Sanford’s first book of tanka, This Tanka World, was published by Purdue Poets Cooperative Press in 1977. Many other books of his own tanka poetry have been published after that and his work has grown a whole new interest in tanka poetry around the English-speaking world, leading to the establishment of several tanka societies and publications. The Tanka Society of America was one of those societies and they have long had an international contest for the best English tanka poem of the year. In 2015, that contest was renamed the Sanford Goldstein International Tanka Contest. Currently, there are writers of English tanka poems in many different countries around the world. Many have called him the Father of English tanka, a title which I believe is deservedly bestowed.
As my father’s eldest son, I have grown up knowing about tanka, and have read many of them. Dad said that his tanka poems were spilled, not written, like emotions being poured out or a moment of time that is revealed, it seems to me, in a way that almost makes you feel like you are watching it in slow motion. There is an individual reality about each poem.
Dad has experienced extreme sadness in his life. He was a loner from an early age, and he has spoken about how antisemitism affected him through childhood and even through his army years. He has endured tremendous tragedy, including losing his wife after only 20 years of marriage, the last six of them filled with her illness from an initial cerebral hemorrhage. Both of my sisters, Rachel and Lisa, and I, have experienced much of that pain and suffering with him growing up in the family and seeing him endure through those times.
All three of us are thankful for the way he carried on after Mom’s untimely death in Japan as he supported us through our high school and college years until we were able to be out on our own. And he continued to encourage us throughout the years.
In 1992, Dad retired from Purdue University after 36 years there and moved to Japan to first teach again at his beloved Niigata University and then at Keiwa College, located in Shibata City, in Niigata Prefecture.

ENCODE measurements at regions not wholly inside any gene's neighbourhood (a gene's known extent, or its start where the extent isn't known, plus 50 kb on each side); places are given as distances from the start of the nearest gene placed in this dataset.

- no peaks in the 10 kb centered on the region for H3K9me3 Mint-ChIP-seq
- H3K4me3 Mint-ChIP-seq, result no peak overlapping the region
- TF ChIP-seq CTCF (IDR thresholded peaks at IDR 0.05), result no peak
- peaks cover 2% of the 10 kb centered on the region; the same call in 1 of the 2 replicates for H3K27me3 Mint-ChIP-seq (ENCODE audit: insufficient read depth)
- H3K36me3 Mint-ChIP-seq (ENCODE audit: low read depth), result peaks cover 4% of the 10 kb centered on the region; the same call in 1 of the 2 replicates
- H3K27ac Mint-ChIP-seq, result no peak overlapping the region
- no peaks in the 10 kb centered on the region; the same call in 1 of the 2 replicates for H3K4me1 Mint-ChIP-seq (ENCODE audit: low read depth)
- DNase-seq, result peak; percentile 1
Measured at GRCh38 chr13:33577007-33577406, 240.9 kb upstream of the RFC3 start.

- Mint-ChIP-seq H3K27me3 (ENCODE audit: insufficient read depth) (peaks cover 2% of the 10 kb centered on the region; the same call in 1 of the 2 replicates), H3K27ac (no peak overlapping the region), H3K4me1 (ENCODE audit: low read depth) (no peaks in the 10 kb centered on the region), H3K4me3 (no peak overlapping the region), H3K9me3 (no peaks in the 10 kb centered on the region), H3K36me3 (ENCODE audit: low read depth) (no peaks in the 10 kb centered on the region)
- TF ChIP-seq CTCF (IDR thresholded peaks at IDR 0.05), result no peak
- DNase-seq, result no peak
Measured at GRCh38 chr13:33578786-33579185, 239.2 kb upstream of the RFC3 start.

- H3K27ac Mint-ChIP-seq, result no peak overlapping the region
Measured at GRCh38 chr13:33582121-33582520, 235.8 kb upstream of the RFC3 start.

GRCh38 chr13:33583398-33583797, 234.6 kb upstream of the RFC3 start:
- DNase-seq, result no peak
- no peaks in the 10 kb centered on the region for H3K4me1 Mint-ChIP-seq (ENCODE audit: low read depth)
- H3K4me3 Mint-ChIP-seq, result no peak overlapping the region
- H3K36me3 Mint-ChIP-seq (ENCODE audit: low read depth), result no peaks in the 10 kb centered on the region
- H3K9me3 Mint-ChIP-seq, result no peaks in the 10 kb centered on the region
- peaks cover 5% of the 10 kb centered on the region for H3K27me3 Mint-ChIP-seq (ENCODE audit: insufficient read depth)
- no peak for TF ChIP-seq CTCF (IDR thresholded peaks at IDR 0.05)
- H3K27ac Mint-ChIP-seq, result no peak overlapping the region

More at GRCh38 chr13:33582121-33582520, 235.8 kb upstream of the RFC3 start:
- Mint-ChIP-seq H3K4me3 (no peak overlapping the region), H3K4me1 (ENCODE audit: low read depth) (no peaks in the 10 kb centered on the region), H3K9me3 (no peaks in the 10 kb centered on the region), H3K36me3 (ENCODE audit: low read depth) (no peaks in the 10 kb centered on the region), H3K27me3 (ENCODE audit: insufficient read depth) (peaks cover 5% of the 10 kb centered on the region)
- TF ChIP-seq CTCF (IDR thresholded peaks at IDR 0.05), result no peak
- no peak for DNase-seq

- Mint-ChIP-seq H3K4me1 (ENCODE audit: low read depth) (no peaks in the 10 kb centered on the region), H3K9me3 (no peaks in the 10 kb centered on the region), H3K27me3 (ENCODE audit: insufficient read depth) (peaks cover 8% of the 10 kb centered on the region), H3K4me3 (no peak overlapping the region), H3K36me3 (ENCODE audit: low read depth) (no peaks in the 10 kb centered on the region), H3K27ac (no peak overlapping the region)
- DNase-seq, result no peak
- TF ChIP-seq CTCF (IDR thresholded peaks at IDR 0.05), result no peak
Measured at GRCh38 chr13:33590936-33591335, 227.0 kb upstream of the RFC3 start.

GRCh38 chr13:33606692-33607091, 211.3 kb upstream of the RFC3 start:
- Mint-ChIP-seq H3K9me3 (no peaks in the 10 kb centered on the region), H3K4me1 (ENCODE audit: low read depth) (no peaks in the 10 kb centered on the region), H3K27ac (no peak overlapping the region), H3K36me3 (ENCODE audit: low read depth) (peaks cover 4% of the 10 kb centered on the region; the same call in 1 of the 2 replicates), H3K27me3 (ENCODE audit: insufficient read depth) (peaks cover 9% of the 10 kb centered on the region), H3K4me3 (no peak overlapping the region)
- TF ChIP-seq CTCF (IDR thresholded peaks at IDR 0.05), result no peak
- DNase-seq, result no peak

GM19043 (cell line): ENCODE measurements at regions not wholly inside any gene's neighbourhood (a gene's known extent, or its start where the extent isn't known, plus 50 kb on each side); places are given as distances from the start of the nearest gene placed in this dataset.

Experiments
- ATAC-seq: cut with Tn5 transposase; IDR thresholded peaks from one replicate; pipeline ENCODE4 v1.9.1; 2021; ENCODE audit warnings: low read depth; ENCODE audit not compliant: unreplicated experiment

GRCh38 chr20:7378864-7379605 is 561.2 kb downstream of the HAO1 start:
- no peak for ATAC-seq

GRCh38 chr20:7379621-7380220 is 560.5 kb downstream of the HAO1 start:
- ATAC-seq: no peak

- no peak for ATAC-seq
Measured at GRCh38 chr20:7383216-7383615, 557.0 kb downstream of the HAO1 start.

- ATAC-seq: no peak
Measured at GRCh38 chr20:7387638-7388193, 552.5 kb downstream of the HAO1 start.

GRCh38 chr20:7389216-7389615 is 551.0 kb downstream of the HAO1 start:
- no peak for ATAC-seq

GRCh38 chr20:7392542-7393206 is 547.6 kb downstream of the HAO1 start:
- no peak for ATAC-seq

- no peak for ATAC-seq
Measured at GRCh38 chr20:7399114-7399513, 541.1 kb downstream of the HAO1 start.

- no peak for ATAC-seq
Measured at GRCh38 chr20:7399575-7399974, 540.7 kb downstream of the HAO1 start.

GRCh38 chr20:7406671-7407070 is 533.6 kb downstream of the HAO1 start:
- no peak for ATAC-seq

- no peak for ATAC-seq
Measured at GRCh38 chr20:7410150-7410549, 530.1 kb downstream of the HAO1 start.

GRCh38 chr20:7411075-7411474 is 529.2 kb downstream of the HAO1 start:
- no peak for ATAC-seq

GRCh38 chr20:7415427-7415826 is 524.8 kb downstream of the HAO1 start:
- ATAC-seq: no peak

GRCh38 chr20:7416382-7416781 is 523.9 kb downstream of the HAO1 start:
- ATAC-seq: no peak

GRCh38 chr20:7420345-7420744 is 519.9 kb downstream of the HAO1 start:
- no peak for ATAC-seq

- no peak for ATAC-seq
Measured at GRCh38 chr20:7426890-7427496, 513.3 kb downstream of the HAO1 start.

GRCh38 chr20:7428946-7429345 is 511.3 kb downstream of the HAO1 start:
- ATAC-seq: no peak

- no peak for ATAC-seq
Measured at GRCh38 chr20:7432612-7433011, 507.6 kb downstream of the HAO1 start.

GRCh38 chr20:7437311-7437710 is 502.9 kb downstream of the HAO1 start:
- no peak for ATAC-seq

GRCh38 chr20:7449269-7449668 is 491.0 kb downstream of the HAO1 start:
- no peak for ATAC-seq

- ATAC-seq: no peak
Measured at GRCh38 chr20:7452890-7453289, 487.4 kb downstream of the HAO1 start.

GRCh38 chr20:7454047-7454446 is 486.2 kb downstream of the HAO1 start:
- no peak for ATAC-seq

Three years after moving to Japan, in 1995, Dad was introduced to Kazuaki Wakui, a local artist. While Dad was at first skeptical of Kazuaki’s ability to learn English, Kazuaki pressed on and eventually demonstrated his mastery of this language. For the last 27 years and 6 months, he was Dad’s constant companion and they eventually lived together, first in Niigata City, and then later in Shibata, where Kazuaki built their home, later named the Atellib House (Dad came up with the name for this. Atel means workshop or studio from the word, “atelier”. Lib stands for library. This encompasses their mutual passions for art and academics. The house was designed to accommodate both of these activities.). They traveled together and visited Europe, the US and much of Japan. Since both Kazuaki and Dad were artists, they had a shared love of music, theater, and museum arts. Kazuaki was Dad’s “mate” and over those final difficult years when dementia set in, he was at his side and took care of him up until the moment when Dad passed. Our family is so grateful for his efforts. Kazuaki plans to carry on the legacy of this great English tanka poet and looks forward to establishing a place where aspiring tanka poets can come and visit and perhaps seek the inspiration for their own poetry that Dad found through the classical tanka masters, Takuboku Ishikawa, Mokichi Saito and Akiko Yosano.
Over his years in Japan, we three kids had discussions with him of moving back to the US. While he did consider doing that, the answer always ended up being the same; he wanted to stay in his beloved Japan, where he felt the most comfortable and the most at home.
Dad was loved and respected by many and has given us a legacy of English tanka poetry that can be passed on to many generations.
Thank you, Dad, and may you eternally rest in peace. Your loving family and friends.